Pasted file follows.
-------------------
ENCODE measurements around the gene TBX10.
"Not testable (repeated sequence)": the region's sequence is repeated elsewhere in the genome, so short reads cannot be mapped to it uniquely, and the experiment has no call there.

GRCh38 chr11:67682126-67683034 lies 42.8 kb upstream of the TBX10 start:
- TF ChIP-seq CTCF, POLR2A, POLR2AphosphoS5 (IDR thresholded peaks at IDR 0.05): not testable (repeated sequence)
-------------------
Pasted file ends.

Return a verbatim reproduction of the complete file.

ENCODE measurements around the gene TBX10.
"Not testable (repeated sequence)": the region's sequence is repeated elsewhere in the genome, so short reads cannot be mapped to it uniquely, and the experiment has no call there.

GRCh38 chr11:67682126-67683034 lies 42.8 kb upstream of the TBX10 start:
- TF ChIP-seq CTCF, POLR2A, POLR2AphosphoS5 (IDR thresholded peaks at IDR 0.05): not testable (repeated sequence)